Wednesday, September 22, 2010

Anti-Christ by Lars von Trier

Seven weeks of Horror is how the Jersey City Film Forum curator, Yvonne Varima described what will be on view up to Halloween for this weekly film series. The first was Anti-Christ by Lars von Trier. Since Hollywood is always good for one or two horror films worth seeing in October, and because it is one of my favorite genres, I’ve decided to take this opportunity to introduce my special Horror Film Rating System, and to produce mini-reviews and impressions, to be applied only to horror films.

I knew nothing about this film beyond what I read, and what I read made me more interested than not, just not interested enough to make an effort to pluck down thirteen bucks in a NYC art house. Seeing a film that you are not inherently inclined to see is dependent on circumstance. What else is out that week, what else you are doing. Within a few weeks, you can’t find the film anyway so if the fates are unaligned, a film slips through the cracks. I was aware of this work, and had no preconceptions, no bias for or against.

I loved the originality of the film more than the film itself. It stars Wilhelm Dafoe and Charlotte Gainsbourg, a couple in grief over the death of their toddler son, whose death you see in the opening scene. Gradually the grief is overcome by an evil presence—or is it just dementia—well, that is an open question. Nonetheless, some gruesome acts ensue.

The relationship between the avant-garde and the pulp is a fascinating one, especially the idea there is more overlap here than one cares to admit. Readers of William S. Borroughs can attest to this notion. Antichrist is both a disturbing Eruo-art film and a gut-bucked, exploitation fright freak-out. Art House meets grind-house! The director went over the top and kept going, getting more and more outrageous. If you go over the top, that’s what you have to do, keep going. This film follows that dictum.

The film marked its parameters in the first five minutes: graphic, at moments explicit—sex, a toddler falls out a window and dies at the moment of the couple’s orgasm. Then it phases into a turgid, moody, snail-paced depiction of a couple in grief. The husband, a therapist is helping his wife, who is going for a PHD in the history of witchcraft, deal with her grief. Weird stuff is happening on the edges as the psychological drama seemingly unfolds. But she’s not just crazy, Satan is real and here, in her! Animals talk. Freak-out time, my wife is not just crazy, she could be possessed. The wife proceeds to impale a grindstone to Dafoe's leg. She maims her own genitals with scissors. Freak out! Somebody slipped brown acid into your Kool-Aid. The violence is as explicit as Hostel, which is the height of the stakes today. Off camera is old hat!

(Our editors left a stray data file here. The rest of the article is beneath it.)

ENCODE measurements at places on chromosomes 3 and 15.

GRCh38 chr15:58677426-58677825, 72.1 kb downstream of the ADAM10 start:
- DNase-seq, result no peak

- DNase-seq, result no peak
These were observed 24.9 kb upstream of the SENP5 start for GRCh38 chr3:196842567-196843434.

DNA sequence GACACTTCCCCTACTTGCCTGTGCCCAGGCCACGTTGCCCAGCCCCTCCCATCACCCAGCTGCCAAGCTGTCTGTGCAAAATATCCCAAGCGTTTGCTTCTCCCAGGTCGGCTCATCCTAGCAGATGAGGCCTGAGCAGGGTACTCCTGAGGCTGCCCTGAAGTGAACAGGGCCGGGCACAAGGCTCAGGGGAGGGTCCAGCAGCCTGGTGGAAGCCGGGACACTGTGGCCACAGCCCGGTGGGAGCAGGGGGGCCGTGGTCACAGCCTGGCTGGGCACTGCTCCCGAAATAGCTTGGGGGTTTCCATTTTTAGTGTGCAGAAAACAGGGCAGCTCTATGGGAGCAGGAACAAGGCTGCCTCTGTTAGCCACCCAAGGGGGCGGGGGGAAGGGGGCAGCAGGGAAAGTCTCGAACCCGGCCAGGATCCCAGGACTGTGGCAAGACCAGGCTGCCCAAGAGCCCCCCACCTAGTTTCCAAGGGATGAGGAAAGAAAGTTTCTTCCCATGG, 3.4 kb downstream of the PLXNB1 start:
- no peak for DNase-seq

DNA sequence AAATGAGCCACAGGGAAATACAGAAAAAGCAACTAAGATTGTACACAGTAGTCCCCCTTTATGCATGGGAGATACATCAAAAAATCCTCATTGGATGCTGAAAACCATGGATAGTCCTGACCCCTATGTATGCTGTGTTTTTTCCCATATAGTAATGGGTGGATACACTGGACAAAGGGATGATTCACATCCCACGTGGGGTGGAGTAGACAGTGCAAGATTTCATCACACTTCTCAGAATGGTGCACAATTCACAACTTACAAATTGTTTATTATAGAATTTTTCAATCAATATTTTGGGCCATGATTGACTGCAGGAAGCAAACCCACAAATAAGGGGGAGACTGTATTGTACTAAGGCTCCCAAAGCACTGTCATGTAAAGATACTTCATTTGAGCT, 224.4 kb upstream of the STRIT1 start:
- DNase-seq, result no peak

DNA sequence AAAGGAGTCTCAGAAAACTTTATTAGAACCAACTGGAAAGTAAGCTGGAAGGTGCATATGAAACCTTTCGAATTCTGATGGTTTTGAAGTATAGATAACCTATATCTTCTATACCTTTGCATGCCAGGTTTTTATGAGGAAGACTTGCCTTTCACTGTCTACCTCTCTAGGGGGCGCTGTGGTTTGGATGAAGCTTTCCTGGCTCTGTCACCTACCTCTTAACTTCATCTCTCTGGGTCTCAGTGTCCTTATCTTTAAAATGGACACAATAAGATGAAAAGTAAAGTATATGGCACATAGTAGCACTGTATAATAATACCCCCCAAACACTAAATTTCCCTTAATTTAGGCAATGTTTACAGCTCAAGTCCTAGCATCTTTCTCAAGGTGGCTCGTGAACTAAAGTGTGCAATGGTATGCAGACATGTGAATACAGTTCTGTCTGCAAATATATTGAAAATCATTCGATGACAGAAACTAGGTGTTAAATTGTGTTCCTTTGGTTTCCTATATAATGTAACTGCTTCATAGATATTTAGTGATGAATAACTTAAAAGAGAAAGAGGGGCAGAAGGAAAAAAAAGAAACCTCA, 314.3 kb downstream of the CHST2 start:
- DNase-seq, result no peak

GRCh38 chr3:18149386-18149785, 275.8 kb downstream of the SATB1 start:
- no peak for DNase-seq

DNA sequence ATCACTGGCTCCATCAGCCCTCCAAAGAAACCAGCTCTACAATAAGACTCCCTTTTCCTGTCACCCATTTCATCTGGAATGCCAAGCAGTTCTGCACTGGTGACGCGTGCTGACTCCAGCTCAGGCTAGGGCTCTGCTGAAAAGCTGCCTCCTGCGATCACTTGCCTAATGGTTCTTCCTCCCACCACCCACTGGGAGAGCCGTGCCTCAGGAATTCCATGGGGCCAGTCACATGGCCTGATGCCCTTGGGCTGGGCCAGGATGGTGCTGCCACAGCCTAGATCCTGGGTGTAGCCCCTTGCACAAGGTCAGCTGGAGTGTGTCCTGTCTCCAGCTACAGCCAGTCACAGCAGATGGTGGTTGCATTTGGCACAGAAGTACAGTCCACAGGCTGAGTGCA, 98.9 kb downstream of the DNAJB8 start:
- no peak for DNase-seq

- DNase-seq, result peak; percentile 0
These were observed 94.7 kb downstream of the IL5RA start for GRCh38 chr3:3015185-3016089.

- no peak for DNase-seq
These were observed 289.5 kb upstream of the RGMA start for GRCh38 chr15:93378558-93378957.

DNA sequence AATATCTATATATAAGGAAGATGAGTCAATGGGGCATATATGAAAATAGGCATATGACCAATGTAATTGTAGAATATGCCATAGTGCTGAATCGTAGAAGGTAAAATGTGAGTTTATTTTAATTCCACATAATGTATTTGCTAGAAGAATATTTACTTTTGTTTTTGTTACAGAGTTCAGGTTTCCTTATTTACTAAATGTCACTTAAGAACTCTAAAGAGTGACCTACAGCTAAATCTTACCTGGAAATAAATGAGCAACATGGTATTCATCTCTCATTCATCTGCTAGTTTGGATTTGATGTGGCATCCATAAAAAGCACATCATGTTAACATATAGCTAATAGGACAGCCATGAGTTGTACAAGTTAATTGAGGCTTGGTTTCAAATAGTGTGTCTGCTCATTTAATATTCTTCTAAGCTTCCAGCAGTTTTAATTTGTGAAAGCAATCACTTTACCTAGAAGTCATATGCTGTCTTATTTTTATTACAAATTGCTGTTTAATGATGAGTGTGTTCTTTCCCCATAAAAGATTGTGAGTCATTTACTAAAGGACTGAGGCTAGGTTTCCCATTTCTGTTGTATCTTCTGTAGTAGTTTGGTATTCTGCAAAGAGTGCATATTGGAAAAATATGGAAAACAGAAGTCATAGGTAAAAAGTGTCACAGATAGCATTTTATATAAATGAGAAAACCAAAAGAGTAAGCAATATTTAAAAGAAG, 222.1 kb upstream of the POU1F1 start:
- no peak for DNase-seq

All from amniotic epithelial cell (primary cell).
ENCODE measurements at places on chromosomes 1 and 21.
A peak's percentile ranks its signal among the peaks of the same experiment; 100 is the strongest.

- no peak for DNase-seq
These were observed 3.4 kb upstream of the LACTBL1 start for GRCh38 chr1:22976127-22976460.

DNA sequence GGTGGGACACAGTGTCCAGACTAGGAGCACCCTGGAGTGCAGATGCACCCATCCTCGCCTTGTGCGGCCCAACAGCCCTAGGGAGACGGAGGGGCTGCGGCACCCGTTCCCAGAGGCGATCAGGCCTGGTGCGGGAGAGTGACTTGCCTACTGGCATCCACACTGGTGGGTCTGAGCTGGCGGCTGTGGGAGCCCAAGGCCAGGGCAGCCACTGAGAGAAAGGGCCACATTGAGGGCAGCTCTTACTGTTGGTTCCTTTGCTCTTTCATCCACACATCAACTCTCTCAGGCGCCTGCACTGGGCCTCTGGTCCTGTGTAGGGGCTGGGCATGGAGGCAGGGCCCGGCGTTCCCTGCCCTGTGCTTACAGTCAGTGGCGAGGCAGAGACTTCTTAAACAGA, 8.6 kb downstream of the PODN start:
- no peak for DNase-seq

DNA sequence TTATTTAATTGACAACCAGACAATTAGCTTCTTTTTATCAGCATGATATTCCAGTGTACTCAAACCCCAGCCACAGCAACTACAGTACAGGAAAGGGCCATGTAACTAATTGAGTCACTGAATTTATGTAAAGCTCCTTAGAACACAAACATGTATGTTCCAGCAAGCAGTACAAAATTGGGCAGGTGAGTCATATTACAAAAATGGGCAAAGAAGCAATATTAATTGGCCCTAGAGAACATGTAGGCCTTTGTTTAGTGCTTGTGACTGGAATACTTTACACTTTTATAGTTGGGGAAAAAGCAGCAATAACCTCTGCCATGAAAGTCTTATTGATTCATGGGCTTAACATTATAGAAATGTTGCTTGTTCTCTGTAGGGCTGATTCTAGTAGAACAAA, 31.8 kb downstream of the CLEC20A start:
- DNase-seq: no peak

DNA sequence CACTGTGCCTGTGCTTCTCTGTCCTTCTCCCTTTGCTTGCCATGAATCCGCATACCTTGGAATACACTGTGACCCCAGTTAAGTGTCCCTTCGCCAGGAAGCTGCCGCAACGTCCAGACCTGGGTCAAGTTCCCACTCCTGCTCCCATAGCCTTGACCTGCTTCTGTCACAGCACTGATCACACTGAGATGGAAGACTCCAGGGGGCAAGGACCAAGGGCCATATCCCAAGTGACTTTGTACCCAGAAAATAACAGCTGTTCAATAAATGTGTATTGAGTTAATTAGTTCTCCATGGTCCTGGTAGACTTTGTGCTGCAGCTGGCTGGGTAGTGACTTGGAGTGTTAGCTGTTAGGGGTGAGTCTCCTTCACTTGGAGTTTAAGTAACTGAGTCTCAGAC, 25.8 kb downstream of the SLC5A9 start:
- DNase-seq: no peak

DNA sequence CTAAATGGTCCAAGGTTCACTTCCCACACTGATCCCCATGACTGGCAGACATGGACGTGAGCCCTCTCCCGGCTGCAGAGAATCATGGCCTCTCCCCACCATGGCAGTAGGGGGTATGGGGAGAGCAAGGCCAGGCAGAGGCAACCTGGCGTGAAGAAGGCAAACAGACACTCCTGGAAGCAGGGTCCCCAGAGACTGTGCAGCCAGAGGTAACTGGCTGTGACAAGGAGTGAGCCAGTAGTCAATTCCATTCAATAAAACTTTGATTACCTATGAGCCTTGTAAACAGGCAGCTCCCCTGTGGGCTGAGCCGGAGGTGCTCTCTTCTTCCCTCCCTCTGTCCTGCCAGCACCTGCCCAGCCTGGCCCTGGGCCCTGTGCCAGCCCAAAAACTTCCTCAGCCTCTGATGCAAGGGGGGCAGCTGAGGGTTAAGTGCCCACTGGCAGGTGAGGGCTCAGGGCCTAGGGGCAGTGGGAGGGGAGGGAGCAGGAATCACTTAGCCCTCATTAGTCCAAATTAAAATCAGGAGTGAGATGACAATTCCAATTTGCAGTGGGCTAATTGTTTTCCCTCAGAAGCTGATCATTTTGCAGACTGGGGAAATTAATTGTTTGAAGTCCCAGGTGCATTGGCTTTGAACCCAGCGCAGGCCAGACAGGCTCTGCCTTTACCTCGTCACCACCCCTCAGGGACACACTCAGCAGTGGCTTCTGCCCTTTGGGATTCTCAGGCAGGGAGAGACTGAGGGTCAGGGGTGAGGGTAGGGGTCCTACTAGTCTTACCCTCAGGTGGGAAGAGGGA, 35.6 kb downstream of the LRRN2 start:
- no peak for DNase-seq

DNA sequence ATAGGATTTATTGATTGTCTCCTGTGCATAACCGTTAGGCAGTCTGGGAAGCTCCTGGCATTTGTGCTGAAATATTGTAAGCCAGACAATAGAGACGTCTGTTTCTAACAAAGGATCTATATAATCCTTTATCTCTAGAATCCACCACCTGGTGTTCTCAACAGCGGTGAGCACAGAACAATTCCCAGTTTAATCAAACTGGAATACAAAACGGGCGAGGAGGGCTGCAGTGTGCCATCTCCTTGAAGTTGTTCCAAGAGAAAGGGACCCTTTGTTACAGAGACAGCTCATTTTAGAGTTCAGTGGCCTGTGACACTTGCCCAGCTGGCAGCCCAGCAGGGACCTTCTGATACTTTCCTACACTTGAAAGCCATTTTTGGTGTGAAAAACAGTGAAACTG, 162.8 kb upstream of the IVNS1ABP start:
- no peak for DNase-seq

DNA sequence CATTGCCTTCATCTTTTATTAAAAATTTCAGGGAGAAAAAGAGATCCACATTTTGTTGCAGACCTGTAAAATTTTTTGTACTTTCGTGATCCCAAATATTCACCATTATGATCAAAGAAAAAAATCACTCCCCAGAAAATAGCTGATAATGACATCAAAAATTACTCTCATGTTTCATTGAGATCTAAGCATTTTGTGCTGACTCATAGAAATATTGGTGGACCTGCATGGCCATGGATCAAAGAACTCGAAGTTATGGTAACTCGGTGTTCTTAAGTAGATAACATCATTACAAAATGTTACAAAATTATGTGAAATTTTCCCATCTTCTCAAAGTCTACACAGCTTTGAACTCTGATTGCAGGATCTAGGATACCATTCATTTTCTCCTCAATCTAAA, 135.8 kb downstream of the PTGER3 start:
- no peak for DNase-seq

Very disturbing, somewhat upsetting, total reprobate film making. European existential angst, but at heart a carnie wanting to display the freaks! A singular cinematic experience. I dug it, I hope I never see it again, I’ll go see another of his films (actually I realize I did rent Breaking the Waves back in the day and remember liking it) given the chance

As a horror film?

1) Scary: * *

2) Creepy: * * *

3) Suspense: * * * * *

4) Jolts: * * * * *

5) Believable: * *

Antichrist: 3.4 *’s (Slightly) Above Average

Click Here for an explanation of this rating system!

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